The Suffolk County Historical Society is celebrating its 130th anniversary in 2016 and has a new executive director in Victoria Berger, who started earlier this year. She recently gave us a tour of the building.
The historical society dates back to 1886, but it moved to its current location in 1931 after Alice Perkins, a widow whose family owned a milling business, a button factory, a clothing store and the Perkins Electric Company, deeded the property in 1925 to the organization for $1 with the stipulation that a museum would be constructed on the triangular site or it would be reverted back to her, according to the National Register of Historic Places application.
By early 1928, the design was fashioned by August H. Galow — the same architect of the Hotel Henry Perkins, which was built across the street in 1928-1929 — and by 1930 the society raised $51,000 through the sale of its previous museum and through the efforts of its Ladies Auxiliary.
The money wasn’t enough to build the entire plan, but the society moved forward with the central building. A cornerstone was laid on Oct. 12, 1930 and the building was dedicated on May 10, 1931.
“It was built to be a museum and has always remained such,” said Berger, who noted that initially a lot of the society’s artifacts and collections were kept in judges’ offices of Suffolk County. They kept outgrowing spaces and would move to larger facilities until the museum was built.
Construction of east and west wings that were part of Galow’s original design were added in 1950-1951 through a bequest from Cora B. Reeves Barnes; a north wing was added in 1963 through the bequest of Sylvia Staas.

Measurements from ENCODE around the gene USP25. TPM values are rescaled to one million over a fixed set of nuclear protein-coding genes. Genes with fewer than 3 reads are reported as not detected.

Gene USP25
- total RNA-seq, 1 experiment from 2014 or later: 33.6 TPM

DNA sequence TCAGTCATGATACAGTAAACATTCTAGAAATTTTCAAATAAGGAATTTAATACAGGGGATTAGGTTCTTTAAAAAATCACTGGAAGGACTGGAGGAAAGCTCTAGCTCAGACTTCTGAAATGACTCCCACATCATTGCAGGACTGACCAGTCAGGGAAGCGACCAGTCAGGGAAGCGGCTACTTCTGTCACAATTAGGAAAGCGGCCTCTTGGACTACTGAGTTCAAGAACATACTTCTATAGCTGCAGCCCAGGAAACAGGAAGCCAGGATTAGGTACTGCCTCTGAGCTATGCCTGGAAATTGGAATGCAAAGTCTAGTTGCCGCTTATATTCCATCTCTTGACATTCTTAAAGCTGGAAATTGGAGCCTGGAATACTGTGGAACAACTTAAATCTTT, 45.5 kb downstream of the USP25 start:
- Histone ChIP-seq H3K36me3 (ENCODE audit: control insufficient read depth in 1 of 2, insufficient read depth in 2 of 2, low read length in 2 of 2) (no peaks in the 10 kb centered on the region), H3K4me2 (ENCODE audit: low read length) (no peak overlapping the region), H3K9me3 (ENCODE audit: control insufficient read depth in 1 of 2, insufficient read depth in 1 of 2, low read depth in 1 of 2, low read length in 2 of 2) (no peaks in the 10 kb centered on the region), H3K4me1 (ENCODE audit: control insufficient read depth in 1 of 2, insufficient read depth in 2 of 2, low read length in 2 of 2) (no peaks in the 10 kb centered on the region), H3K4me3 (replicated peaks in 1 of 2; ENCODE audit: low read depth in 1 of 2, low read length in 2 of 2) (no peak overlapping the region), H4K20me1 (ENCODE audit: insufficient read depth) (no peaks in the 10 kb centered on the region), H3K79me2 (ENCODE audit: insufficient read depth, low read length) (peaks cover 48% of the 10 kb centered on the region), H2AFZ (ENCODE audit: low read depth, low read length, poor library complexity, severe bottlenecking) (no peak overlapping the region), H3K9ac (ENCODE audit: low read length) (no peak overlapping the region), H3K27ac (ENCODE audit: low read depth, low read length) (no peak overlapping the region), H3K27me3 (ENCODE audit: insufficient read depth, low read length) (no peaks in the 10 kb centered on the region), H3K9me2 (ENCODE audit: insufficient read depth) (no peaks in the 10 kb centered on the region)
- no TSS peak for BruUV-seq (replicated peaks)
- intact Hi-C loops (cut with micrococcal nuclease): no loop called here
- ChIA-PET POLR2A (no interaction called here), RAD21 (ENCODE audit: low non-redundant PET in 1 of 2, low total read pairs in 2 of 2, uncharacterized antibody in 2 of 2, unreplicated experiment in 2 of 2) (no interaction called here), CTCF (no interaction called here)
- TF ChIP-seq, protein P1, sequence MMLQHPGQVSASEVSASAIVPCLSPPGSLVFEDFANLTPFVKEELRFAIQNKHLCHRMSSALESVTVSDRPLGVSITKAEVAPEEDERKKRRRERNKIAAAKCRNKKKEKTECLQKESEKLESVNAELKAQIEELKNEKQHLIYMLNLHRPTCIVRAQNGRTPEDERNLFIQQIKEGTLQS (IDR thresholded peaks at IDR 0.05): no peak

Currently, about 60 percent of the 1 ½-story, 12,500-square-foot building, located at 300 W. Main St., is made up of exhibits, public meeting spaces and program rooms. The other sections are nonpublic and house the collection under climate-controlled conditions.
“We’re kind of like Suffolk County’s own Smithsonian,” Berger said.
The accredited museum’s collection includes a library with over 20,000 original documents, such as court, town and tax ledgers, genealogical data, deeds, birth certificates or copies of registry information and photographs of places long gone.
“Our library is a wonderful place for anyone who is conducting research across Suffolk County,” Berger said.
The museum is also open for public meetings and hosts discussions with authors. On July 16 at 1 p.m., Stephen Scanniello, curator of the Peggy Rockefeller Rose Garden at New York Botanical Gardens, will be on hand to discuss his book, “A Rose by Any Name” as part of the museum’s “Book & Bottle” series.
Currently on exhibit at the museum is “Fullerton’s Long Island: The Lure of the Land,” which includes more than 70 photographs by Hal B. Fullerton from the late the 1800s depicting agriculture and recreation on behalf of the Long Island Rail Road.
In its transportation room, the museum also has a 1905 Oldsmobile that Berger said is believed to be the first automobile to arrive on Long Island, not to mention native American arrowheads and pottery, furniture and natural history items going back to primitive eras.
Perhaps the most controversial item in its permanent collection is the Hulbert Flag, which some believe was made by Capt. John Hulbert of Bridgehampton and carried by him and his militiamen from Fort Ticonderoga to Philadelphia in 1775.
“Some early historians believed it may have been the flag that became the concept for the American flag, although more and more historians dispute that,” Berger said.
RiverheadLOCAL photos by Carl Corry